Only 6 Hours Old and DSCC Ad Already Debunked by PA Reporters
For Immediate Release—August 13, 2010
Contact: Nachama Soloveichik • Communications Director • 484.809.7994 • 646.528.1029
Contact: Kristin Anderson • Deputy Communications Director • 484.809.7994 • 612.280.5196
Contact: Tim Kelly • Press Secretary • 484.809.7994
Allentown, PA – The ad put out this morning by Joe Sestak’s Democratic Washington insider friends is not even six hours old and it is already being debunked by Pennsylvania reporters.
This morning, reporter Dan Hirschorn wrote a fact check on the DSCC’s desperate attack ad against Pat Toomey, claiming the ad “repeats debunked” and “thoroughly discredited” attacks – the same debunked attacks Senator Arlen Specter tried to use.
Read the piece [HERE]
Dem ad against Toomey repeats debunked derivatives attack
Democrats are once again going after Republican Senate candidate Pat Toomey, trying to blame his role as a derivatives trader for the financial crisis. But in doing so, the party is relying on an attack that has already been thoroughly discredited.
A new ad from the Democratic Senatorial Campaign Committee, embedded at bottom, says Toomey “helped pioneer the use of derivatives” that “wound up nearly destroying our economy.” Toomey was indeed a derivatives trader in 1980s, but he dealt in currency derivatives, whereas the so-called credit default swaps that many blame for contributing to the financial crisis weren’t invented until later.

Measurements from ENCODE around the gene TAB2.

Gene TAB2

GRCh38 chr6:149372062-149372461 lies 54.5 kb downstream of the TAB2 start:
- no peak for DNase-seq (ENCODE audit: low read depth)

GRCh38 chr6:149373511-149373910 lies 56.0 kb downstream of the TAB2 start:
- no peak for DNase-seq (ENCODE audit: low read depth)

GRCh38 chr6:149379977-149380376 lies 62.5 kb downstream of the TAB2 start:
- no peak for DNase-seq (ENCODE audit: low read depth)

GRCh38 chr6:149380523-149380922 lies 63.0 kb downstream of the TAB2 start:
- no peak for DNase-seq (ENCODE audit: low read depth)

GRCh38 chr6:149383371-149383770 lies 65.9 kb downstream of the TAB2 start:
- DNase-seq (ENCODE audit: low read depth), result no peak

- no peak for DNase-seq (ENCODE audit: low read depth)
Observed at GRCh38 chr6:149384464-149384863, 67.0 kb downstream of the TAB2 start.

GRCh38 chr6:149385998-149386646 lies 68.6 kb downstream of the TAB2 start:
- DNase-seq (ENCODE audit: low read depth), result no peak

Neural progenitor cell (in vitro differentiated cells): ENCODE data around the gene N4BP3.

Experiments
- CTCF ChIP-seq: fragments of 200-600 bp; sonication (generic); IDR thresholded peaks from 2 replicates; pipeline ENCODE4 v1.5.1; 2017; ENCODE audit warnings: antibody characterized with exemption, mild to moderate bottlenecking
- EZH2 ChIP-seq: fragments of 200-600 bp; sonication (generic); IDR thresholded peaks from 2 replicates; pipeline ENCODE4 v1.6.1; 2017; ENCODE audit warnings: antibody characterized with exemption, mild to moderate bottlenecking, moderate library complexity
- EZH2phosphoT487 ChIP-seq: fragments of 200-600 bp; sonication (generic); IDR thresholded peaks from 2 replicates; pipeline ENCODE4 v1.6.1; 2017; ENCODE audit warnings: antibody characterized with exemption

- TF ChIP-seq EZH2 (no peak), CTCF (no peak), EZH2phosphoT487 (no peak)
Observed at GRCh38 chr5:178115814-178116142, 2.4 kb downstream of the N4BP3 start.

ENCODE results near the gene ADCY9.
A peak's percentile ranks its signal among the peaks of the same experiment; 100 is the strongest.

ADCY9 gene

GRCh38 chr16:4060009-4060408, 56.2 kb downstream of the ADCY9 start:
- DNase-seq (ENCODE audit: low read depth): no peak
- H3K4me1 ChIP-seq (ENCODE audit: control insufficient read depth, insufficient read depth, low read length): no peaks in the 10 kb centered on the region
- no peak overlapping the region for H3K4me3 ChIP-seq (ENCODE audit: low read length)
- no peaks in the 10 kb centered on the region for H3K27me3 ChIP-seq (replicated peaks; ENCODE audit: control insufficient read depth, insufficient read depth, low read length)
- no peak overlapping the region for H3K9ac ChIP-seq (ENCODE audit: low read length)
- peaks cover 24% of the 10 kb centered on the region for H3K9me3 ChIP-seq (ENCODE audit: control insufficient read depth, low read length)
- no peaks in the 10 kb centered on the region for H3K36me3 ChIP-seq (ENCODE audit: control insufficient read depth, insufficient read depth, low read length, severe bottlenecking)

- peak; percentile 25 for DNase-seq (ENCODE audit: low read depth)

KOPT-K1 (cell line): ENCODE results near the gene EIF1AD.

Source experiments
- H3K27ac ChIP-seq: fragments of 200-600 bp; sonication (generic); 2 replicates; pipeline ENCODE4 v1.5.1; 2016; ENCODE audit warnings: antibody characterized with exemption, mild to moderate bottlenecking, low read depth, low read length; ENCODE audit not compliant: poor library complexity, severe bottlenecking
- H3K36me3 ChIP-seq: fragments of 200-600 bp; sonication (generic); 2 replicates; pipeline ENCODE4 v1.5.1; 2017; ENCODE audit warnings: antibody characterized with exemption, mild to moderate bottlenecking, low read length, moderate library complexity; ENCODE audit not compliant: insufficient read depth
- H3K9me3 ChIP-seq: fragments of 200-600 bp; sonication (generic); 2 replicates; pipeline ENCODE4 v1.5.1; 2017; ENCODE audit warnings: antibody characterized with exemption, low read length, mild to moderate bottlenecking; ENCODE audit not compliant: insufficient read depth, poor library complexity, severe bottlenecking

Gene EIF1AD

This was noted by fact-checkers as long ago as April of last year, when FactCheck.org called out Senator Arlen Specter for taking a similar shot at Toomey. Specter’s campaign later adjusted the ad.
The 30-second spot is airing statewide, according to someone familiar with the ad buy. The precise size of the buy is unclear. As of late Friday morning, an independent expenditure report had yet to be published on the Federal Election Commission’s Web site. With Democratic nominee Joe Sestak rebuilding his coffers after a competitive primary and Toomey having been on the air for months, it’s the first time a Democratic Party organization has stepped in to fill the hole.
Even before the DSCC formally unveiled the ad, Toomey’s campaign was already pushing back, noting that the derivatives claim had been previously debunked.
The ad also claims Toomey “wrote the law to weaken oversight of Wall Street,” referring to the Gramm-Leach-Bliley Act of 1999, which repealed Glass-Steagall financial regulations for the first time since the Great Depression. But Toomey didn’t even cosponsor the bill.
He did vote in favor of it, along with a vast majority of Democrats. President Bill Clinton also supported it at the time, and has continued to voice support for it. Economists are divided about what role it played in bringing on the recession.
Going after Toomey for the Glass-Steagall repeal has been a cornerstone of Sestak’s campaign, but the bipartisan support the legislation enjoyed at the time makes it a trickier rallying cry. Democrats with whom Sestak has campaigned, including former Congressman Joe Hoeffel, voted for the bill.